Money doesn’t solve problems, but it can accelerate solutions.
Unfortunately, when it comes to massive grants aimed at helping communities address one of our nation’s most pressing public health problems, that money was rendered idle for far too long.
We learned recently that tens of millions of dollars sent to Michigan and several other states to fund programs that help combat the opioid epidemic sat stagnant in state coffers. The money lingered during a period when the ongoing COVID-19 pandemic drove a rise in substance abuse nationwide.
It’s a rise we witnessed firsthand as 911 call log data from counties across the Grand Traverse region showed a substantial increase in the number of calls for help when people overdosed.
Maybe that’s why it’s so frustrating to watch gobs of money meant to fund organizations that help curb opioid-related deaths in our communities grind to a halt in our state’s bureaucratic coffers. And researchers who examined the slow flow say some of what was spent wasn’t particularly effective — it funded redundant, poorly attended training events and conferences.
Those millions don’t do anybody much good waylaid in state accounts as state officials scramble to find places to spend it.
But it’s the underlying problem the slow flow of grant money through the Michigan Department of Health and Human Services signals that should concern us all.
Our nation is in the third wave of an addiction crisis that began in the 1990s and the Centers for Disease Control and Prevention estimates it has killed more than 450,000 Americans by overdose. The most recent, massive wave began in 2010 and drove our nation to a reckoning with its addiction to overprescribing painkillers.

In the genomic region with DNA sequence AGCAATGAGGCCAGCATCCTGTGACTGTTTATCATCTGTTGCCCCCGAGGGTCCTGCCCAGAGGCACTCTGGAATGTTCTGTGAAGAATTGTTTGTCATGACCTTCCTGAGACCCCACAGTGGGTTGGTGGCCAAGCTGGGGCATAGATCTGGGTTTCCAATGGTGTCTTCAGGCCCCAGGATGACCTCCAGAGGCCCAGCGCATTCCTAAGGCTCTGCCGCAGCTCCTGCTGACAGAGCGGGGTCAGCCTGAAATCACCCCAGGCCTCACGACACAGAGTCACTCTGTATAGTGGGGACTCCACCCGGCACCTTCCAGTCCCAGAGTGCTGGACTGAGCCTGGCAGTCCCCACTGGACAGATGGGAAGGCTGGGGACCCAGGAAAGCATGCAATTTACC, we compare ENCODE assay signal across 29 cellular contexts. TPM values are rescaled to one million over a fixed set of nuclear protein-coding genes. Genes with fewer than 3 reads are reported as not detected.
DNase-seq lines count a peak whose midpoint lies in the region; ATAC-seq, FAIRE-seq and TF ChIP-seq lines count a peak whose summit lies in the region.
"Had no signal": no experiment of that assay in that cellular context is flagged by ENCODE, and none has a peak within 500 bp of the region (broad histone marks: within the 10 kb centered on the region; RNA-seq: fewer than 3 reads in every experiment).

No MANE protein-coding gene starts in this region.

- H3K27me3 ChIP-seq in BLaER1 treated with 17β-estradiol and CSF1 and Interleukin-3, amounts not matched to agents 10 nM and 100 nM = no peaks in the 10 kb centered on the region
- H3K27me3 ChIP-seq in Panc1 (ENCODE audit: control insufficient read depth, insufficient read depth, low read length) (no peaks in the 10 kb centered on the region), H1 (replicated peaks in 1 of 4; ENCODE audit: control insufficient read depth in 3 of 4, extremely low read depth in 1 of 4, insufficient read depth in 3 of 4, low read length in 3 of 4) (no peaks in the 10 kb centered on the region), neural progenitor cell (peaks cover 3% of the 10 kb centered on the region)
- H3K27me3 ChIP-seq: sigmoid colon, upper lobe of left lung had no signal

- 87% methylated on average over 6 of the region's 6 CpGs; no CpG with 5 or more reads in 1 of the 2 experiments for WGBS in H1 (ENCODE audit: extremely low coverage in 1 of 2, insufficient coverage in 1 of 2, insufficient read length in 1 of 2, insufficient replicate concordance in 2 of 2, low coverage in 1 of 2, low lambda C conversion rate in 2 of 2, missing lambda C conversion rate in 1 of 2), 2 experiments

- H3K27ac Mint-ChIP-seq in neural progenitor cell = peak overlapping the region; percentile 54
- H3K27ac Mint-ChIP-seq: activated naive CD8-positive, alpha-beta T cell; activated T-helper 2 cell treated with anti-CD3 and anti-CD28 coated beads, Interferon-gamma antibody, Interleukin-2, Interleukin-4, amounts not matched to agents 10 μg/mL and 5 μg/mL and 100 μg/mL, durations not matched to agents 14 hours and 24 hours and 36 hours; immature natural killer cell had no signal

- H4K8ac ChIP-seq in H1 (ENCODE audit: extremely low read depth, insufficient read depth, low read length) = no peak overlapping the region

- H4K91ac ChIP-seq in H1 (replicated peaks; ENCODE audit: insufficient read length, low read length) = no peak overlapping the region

The point is, the problem was no secret to public health officials, and the gush of money sent to help combat it didn’t simply appear without notice.
The inability of our state leaders — and many others — to move that money to where it’s needed most betrays overall lack of focus and leadership necessary to treat our country’s addiction problem.
Maybe addressing our opioid problem wasn’t a priority. Maybe nobody took the time to construct a meaningful plan. Maybe it simply wasn’t a politically rewarding enough issue to garner attention from our elected leaders.
It’s certainly a complex problem that won’t solve itself. And it’s clear it has received far too little leadership and attention during the past few years.
After all, money doesn’t solve problems, people do.